Merkel said, “not one Aboriginal person on Muckaty station has any right whatsoever to one cent under this deed”. He said it could at best only be considered an “agreement to agree” that had no legal standing.

The only obligation on the charitable trust to actually deliver benefits Traditional Owners comes in the form of vague statements about spending needing to improve the welfare of Aboriginal people. Mr Merkel used a hypothetical example of funds potentially being distributed to a Christian mission on Muckaty to highlight this point.

Again, the actions of Ron Levy, which Mr Merkel characterised as “paternalistic”, came under strident criticism.

Mr Levy is alleged to have not ever presented to terms of the deed to the Traditional Owners of Muckaty, or the broader Northern Land Council. Correspondence from Mr Levy to the Commonwealth Government was quoted to demonstrate Mr Levy’s view that such consultations were not necessary.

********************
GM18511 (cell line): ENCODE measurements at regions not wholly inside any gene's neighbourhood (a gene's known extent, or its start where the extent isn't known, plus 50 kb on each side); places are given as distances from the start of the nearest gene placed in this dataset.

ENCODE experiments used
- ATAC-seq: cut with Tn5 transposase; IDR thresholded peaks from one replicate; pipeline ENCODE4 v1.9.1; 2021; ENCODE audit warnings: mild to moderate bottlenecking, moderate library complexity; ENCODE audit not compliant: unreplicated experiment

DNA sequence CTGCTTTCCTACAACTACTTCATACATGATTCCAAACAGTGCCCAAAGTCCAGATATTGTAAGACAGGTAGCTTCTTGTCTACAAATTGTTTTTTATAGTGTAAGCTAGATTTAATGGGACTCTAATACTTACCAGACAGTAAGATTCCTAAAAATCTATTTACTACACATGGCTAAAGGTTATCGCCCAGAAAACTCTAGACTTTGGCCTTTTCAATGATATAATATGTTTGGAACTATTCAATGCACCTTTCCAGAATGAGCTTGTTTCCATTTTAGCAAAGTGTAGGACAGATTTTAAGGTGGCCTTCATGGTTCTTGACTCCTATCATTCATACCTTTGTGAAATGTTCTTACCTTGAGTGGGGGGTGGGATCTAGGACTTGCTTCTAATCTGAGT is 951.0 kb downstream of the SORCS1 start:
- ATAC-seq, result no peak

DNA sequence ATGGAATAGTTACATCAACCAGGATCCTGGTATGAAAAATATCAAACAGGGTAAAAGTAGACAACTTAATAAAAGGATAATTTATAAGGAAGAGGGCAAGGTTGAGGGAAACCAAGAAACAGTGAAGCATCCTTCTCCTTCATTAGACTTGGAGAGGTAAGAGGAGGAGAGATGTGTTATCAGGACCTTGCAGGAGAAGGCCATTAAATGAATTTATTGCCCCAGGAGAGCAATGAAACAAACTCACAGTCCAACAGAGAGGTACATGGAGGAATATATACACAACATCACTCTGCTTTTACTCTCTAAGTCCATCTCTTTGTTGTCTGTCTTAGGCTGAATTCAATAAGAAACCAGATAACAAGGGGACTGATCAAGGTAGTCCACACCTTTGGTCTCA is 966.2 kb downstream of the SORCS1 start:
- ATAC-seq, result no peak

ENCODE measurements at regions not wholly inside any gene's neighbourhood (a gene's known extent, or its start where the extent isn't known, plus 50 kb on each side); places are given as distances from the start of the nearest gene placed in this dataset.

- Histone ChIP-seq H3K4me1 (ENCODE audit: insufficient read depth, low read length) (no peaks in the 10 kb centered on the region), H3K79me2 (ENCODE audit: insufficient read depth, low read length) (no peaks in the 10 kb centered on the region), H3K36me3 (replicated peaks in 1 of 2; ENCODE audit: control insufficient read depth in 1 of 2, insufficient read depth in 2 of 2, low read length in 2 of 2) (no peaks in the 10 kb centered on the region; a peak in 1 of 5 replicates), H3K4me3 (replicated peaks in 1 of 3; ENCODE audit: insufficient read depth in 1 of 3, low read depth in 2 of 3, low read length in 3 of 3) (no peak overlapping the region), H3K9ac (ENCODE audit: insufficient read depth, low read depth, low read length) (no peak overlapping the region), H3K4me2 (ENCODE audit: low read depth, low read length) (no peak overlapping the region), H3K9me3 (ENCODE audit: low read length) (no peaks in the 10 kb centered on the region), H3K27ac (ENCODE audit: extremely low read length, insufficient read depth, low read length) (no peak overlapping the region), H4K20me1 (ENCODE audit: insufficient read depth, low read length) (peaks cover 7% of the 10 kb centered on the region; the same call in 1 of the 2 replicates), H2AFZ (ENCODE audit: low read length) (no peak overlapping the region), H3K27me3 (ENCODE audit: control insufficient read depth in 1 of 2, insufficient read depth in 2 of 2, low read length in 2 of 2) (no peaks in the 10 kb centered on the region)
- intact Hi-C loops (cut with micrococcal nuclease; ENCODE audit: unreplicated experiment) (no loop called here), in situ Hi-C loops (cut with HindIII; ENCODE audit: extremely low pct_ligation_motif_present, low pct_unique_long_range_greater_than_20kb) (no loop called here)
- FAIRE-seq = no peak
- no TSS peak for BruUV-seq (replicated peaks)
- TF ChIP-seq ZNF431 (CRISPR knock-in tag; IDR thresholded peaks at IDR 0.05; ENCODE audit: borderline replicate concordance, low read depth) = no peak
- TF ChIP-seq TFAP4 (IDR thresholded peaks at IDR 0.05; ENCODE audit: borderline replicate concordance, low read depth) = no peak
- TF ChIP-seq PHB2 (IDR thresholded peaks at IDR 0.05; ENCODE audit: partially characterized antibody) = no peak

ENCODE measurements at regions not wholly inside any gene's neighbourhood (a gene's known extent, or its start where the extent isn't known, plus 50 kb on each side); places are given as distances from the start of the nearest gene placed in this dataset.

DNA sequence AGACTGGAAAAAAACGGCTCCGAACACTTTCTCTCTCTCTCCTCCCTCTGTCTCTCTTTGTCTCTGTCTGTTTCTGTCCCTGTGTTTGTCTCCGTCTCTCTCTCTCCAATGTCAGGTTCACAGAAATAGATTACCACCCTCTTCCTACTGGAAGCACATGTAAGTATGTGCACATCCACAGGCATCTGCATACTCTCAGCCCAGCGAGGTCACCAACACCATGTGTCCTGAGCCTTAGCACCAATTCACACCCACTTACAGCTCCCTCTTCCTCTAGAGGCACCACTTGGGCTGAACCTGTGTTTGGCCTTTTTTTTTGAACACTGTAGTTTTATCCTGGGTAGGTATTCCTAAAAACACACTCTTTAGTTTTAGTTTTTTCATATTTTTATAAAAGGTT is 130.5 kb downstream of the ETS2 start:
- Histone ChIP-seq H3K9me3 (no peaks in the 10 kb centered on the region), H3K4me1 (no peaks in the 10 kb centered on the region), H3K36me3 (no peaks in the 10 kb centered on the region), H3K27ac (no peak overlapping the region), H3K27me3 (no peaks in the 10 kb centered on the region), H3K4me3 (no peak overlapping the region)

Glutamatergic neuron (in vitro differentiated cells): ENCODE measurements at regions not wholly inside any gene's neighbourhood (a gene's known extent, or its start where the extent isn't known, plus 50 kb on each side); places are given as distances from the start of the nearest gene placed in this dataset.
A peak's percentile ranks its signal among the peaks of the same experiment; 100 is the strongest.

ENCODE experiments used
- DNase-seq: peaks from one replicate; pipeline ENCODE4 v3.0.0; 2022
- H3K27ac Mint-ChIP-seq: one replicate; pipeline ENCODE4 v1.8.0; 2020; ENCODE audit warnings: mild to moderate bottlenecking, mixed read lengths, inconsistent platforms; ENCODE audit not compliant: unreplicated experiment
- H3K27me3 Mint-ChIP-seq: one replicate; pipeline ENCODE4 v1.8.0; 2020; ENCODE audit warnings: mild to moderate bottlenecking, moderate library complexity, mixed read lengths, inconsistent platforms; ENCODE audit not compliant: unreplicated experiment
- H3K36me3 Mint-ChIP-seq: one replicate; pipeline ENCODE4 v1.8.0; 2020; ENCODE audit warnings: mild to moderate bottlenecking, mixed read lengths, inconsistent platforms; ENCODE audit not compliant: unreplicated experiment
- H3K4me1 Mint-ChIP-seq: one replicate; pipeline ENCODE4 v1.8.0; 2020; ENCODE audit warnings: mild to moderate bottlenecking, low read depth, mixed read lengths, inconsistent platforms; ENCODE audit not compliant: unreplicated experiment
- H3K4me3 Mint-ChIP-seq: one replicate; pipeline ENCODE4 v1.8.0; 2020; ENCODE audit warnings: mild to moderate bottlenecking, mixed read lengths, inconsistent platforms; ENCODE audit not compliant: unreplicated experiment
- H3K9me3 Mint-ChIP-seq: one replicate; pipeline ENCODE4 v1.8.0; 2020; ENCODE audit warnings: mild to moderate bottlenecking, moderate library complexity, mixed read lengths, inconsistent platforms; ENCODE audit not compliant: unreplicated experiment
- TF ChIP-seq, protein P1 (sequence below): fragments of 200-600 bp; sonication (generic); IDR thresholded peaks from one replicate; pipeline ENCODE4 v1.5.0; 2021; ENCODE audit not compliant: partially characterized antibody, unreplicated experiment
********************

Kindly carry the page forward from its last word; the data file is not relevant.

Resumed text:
Mr Merkel said there is a “complete disconnect between what this deed does and what ALRA permits the NLC to do… (the deed) gives up all the rights of traditional owners in favour of the establishment of this trust… this is perhaps the clearest example of breach of fiduciary duty that one could find”.

In just one example of the paternalism embodied in the deed, it provides for provision of educational scholarships out of Commonwealth funds. But it does not stipulate who will actually receive these scholarships, and discretion is reserved by the NLC and Commonwealth.

The Commonwealth however, obtain clear rights under the Deed. They can terminate the project at any time, giving them the right to withhold money that had not been distributed.

The case continues today. Mr Merkel QC is expected to continue the opening submissions throughout the morning, followed by David Yarrow QC, also appearing for the Applicants. Mr Yarrow will present detailed evidence on the anthropology in question.